The politics of urban land use frustrate even the best intentions. A number of cities have made strong political commitments to increasing their local housing supply in the face of a crisis of affordability and availability in urban housing. However, their decisions to engage in “up-zoning,” or increases in the areas in which new housing can be built, are often offset by even more “down-zoning” or laws that decrease the ability of residents in a designated area to build new housing as-of-right. The result is that housing availability does not increase by anywhere near the promises of elected officials.
In this essay, we argue that the difficulty cities face in increasing local housing supply is a result of the seriatim nature of local land use decisions. Because each down-zoning decision has only a small effect on the housing supply, citywide forces spend little political capital fighting them, leaving the field to neighborhood groups who care deeply. Further, because down-zoning decisions are made in advance of any proposed new development, the most active interest group in favor of new housing – developers – takes a pass on lobbying. The result is an uneven playing field in favor of down-zoning.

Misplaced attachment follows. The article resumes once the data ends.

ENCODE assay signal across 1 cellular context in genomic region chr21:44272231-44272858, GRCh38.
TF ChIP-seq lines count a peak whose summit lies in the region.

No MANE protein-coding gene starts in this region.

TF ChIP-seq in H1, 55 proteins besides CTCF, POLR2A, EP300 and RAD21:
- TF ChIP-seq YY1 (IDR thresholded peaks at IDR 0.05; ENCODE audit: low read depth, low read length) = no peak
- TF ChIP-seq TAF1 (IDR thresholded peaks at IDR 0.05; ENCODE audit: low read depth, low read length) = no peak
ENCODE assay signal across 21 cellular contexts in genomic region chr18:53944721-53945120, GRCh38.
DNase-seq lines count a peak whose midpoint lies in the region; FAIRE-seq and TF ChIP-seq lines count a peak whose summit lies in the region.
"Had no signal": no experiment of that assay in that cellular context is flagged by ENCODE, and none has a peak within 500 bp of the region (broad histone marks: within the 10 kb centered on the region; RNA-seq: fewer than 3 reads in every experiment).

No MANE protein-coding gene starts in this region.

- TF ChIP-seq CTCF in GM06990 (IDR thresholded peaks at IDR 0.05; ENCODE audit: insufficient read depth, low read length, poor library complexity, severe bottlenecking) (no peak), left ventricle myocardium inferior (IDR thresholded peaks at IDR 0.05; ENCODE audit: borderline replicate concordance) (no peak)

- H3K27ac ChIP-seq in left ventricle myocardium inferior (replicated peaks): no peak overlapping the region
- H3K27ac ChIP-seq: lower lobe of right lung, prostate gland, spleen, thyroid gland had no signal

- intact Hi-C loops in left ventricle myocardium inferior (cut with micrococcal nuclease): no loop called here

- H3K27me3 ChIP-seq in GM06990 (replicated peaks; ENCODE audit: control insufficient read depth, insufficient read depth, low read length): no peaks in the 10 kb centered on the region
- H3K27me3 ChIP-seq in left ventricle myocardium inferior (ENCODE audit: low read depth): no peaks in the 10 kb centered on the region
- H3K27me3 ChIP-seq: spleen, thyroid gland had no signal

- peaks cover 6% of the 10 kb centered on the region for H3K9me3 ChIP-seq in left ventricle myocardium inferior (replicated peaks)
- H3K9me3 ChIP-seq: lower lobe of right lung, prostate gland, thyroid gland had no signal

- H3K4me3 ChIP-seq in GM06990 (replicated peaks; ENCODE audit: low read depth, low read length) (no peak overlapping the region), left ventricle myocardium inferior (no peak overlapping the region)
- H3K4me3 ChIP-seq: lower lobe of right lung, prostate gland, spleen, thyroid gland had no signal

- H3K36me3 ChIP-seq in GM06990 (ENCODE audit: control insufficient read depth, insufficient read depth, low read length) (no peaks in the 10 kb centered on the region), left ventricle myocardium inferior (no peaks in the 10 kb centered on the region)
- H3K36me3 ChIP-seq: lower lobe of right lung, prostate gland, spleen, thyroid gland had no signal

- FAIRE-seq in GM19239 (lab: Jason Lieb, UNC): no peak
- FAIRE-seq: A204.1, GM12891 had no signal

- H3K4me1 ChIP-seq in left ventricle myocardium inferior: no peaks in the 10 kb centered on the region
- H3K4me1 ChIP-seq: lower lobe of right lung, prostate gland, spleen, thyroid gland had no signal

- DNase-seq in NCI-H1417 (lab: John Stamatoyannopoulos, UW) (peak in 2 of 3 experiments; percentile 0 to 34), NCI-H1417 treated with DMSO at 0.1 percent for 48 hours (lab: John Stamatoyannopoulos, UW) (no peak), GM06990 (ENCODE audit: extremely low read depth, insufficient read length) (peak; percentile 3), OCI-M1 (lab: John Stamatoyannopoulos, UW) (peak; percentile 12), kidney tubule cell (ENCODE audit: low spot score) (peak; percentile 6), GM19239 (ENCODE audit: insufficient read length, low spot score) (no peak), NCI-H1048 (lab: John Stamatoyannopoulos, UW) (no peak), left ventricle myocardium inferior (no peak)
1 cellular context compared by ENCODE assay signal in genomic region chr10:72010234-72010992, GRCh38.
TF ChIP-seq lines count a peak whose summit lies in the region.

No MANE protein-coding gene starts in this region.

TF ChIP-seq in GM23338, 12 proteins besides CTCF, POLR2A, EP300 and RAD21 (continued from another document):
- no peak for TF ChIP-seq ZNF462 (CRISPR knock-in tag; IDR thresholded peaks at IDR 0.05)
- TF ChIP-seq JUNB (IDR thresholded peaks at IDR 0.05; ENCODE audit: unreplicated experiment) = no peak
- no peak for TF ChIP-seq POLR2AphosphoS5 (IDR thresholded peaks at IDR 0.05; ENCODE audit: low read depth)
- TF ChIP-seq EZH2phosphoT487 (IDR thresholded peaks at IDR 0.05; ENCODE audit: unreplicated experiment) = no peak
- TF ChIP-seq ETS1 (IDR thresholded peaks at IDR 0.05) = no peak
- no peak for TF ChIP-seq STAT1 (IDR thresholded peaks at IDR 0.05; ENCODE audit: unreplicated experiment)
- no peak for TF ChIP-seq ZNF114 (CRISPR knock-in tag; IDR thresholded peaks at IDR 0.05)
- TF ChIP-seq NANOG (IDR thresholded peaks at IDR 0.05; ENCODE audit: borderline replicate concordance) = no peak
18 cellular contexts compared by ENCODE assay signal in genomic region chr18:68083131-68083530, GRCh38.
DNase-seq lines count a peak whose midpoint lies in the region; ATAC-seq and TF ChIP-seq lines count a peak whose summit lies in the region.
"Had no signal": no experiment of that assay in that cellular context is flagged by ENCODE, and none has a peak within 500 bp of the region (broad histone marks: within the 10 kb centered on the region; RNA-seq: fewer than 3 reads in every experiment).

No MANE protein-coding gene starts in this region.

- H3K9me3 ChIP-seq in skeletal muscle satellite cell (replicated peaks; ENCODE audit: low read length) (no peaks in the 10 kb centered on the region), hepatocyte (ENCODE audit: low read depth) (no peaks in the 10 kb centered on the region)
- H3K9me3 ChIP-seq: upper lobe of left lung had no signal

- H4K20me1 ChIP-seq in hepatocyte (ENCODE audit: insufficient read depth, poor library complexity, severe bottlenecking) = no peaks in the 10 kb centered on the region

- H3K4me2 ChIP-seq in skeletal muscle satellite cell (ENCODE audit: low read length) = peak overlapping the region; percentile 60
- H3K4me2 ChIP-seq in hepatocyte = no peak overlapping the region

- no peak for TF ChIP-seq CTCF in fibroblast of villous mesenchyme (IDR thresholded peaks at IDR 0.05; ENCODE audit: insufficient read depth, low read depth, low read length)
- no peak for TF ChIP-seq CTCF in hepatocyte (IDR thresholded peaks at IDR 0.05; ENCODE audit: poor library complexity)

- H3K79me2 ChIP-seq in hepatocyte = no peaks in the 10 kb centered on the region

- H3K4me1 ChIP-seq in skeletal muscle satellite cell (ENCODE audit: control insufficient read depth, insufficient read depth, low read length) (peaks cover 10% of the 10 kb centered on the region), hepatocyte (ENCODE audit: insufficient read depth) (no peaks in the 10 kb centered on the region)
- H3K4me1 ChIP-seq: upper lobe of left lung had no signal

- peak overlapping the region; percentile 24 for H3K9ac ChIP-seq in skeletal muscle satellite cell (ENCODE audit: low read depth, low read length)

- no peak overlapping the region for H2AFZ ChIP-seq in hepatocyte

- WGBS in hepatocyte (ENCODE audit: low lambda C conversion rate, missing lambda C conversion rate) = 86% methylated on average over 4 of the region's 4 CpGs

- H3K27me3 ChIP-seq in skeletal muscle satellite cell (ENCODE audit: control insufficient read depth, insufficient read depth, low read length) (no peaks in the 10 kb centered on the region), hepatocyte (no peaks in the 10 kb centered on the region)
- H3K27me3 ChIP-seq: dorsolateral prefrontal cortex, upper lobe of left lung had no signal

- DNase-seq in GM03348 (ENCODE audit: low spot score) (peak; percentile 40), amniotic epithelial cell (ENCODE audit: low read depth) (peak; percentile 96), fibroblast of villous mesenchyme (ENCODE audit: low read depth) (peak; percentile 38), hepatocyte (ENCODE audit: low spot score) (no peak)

Drawing on examples of “extra-congressional procedure” like federal base closing commissions and the Reciprocal Trade Act of 1933, we argue that local governments can solve this problem by changing the procedure by which they consider zoning decisions. Specifically, they should pass laws that require the city to create a local “zoning budget” each year. All deviations downward from planned growth in housing supply expressed in the budget should have to be offset by corresponding increases elsewhere in buildable as-of-right land. This would reduce the degree to which universal logrolling coalitions can form among anti-development neighborhood groups and would create incentives for pro-development forces to lobby against down-zonings in which they currently have little interest. The result should be housing policy that more closely tracks local preferences on housing development.
Tuesday, April 26, 2011
Funding for HUD's housing counseling program has been eliminated. Not to worry: not many people need housing counseling these days.
The counseling program cost $88M, or approximately 1.25 C-130J long-range military transport planes.
Also from the same Department: Law Professor's laptop goes belly up during finals week; dog's leg is paralyzed, wife's back goes out. I apologize for the lack of posts lately, but it''s been a wild two weeks.